I was cruising around on a snowy December day in 1966 when I learned that studded snow tires will help you get GOING, but aren’t all that great at stopping.
Jim Stone, Carol Klarsfeld and I were creeping down a steep hall off Bertling when I came around a curve to find a car skidded out and sideways on my side of the road. I put on my brakes, but the same ice that kept him from going UP the hill kept me from stopping going DOWN the hill.
You can’t hurt a 59 Buick LaSabre
My car caught his left rear door and left rear quarter panel, crunching sheet metal and peeling paint. The damage to my 1959 Buick LaSabre station wagon was so insignificant that I didn’t even shoot a photo of it.
It was certainly less a dent than I got on my first driving lesson with Ernie Chiles.
First on the scene
Considering how many miles I drove a year under all kinds of condition, I was pretty lucky (knock wood) never to have been involved in a serious crash. I DID have a few fender benders, though.
I was cruising on a twisty road in Southern Ohio when a farm tractor pulling a trailer full of kids pulled out of a lane in front of me. I opted to steer into a ditch to keep from hitting the tractor. Damage was minimal, but I reported the crash anyway.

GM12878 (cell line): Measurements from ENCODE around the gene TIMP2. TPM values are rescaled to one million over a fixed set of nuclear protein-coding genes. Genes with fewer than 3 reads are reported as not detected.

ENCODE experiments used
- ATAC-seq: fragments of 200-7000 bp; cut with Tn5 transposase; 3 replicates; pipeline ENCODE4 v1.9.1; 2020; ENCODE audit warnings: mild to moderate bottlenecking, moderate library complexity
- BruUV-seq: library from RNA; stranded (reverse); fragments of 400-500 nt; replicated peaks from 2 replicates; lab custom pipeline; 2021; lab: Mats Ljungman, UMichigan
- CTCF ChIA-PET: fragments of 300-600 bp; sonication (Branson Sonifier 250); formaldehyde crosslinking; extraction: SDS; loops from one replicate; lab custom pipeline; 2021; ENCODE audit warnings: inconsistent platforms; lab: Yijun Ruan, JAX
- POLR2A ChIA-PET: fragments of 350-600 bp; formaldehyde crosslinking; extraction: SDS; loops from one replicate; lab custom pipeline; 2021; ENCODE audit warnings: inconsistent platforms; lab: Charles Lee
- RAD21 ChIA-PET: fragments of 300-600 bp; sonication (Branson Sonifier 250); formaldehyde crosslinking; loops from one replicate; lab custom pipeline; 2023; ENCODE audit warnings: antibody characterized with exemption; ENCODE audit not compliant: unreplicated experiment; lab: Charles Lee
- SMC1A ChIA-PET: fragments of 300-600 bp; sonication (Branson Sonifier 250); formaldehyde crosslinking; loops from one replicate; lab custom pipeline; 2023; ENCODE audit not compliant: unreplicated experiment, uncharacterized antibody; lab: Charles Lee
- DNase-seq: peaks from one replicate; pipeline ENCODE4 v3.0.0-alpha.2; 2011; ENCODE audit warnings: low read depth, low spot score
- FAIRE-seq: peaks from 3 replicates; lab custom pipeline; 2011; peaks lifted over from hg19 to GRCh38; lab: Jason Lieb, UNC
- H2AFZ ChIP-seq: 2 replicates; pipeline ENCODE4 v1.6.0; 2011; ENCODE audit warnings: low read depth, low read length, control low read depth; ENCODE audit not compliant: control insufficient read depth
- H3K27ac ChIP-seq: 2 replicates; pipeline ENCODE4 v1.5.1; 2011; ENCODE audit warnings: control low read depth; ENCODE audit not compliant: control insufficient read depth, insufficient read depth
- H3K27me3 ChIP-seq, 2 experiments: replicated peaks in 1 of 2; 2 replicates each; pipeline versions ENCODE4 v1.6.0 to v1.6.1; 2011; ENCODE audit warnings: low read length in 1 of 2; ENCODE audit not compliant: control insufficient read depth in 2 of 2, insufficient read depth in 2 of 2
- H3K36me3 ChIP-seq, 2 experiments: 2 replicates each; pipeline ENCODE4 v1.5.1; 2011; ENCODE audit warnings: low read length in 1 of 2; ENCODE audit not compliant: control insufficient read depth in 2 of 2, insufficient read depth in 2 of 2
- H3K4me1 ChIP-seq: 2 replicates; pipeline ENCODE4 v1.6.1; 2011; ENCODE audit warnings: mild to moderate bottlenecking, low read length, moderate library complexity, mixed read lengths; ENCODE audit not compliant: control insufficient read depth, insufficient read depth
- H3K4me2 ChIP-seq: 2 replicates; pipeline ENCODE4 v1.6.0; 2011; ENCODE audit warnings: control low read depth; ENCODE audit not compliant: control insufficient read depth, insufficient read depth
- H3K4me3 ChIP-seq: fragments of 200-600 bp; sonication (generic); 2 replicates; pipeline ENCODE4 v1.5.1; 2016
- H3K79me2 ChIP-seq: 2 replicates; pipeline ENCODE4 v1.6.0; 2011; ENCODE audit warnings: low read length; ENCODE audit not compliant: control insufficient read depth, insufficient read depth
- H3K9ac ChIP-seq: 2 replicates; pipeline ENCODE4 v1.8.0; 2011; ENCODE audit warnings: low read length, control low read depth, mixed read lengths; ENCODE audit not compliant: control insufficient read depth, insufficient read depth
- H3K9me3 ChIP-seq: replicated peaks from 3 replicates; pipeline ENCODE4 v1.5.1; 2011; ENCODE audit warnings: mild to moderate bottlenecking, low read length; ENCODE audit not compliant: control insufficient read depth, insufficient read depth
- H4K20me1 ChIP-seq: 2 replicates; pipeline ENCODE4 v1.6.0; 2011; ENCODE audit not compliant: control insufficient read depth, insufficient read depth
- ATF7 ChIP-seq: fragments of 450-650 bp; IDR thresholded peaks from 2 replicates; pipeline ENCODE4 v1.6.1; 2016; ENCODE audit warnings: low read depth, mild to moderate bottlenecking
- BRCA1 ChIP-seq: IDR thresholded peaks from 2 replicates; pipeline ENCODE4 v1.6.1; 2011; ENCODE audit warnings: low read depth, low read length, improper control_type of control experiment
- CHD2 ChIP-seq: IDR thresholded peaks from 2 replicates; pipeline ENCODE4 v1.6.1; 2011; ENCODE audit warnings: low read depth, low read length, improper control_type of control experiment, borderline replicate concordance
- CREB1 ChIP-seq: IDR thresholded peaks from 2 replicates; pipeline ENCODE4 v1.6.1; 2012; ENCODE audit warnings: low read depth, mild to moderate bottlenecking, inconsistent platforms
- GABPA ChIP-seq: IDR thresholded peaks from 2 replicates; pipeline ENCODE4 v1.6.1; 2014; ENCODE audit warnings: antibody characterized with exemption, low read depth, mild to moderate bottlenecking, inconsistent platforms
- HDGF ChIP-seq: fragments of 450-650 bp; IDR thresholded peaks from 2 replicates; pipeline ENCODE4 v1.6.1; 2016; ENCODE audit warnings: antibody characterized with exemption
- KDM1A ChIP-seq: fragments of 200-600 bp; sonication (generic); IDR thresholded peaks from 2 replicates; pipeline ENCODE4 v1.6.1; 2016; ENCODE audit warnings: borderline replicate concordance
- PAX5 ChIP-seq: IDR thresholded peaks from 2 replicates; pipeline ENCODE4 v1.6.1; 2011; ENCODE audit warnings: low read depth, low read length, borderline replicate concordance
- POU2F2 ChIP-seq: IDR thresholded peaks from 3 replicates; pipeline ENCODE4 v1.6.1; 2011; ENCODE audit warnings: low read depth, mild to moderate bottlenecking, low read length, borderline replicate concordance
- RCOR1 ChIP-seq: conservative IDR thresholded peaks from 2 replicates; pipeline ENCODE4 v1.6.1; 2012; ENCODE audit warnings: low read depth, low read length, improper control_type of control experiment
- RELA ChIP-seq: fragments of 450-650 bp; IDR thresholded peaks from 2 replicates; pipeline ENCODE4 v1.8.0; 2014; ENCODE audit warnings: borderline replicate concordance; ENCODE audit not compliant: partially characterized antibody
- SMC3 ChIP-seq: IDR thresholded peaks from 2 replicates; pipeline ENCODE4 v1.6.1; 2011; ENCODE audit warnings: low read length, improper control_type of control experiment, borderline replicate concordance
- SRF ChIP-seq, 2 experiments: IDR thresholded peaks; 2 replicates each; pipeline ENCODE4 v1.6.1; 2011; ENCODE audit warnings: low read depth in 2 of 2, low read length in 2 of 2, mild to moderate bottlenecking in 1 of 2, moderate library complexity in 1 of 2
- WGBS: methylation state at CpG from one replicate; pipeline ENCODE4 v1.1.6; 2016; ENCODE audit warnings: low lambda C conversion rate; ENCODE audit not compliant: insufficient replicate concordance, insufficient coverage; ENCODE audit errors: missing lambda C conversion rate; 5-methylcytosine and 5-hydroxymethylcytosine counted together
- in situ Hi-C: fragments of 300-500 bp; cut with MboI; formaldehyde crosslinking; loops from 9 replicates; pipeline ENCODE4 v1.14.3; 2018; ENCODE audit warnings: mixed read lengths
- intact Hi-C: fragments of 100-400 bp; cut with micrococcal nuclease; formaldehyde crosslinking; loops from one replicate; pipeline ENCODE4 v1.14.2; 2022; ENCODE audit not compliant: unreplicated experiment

The trooper who pulled up recognized me and said, “I bet that’s the fastest you’ve ever been to the scene of an accident.”
How to deal with insurance companies
Not long after that, I was following a bus that was coming into a small Ohio town. The bus stopped. I stopped. The guy behind me DIDN’T stop. He was cited. He had insurance with Grange Insurance, which took its sweet time settling with me.
I was hanging out at the highway patrol HQ trading gossip and complaining about getting jerked around when one of the troopers gave me some advice: “Call the agent and tell him that it’s a good thing it’s taking so long for them to get you a check. You’ve noticed some pains in your neck and back that didn’t start hurting right away. If it doesn’t stop hurting by tomorrow, you’ll go to the doctor to get checked out.”
Insurance adjuster tracked me down
I did as he said. That night, I was covering a high school football game in Logan, OH, where this photo was taken. At half time, a guy walked up to me and asked if I was Ken Steinhoff. I said I was.
It was the insurance agent from Grange. He wanted to know if we could go to my car to get out of the rain. When we got to it, I asked if he would like me to get a flashlight so he could inspect the damage to my vehicle.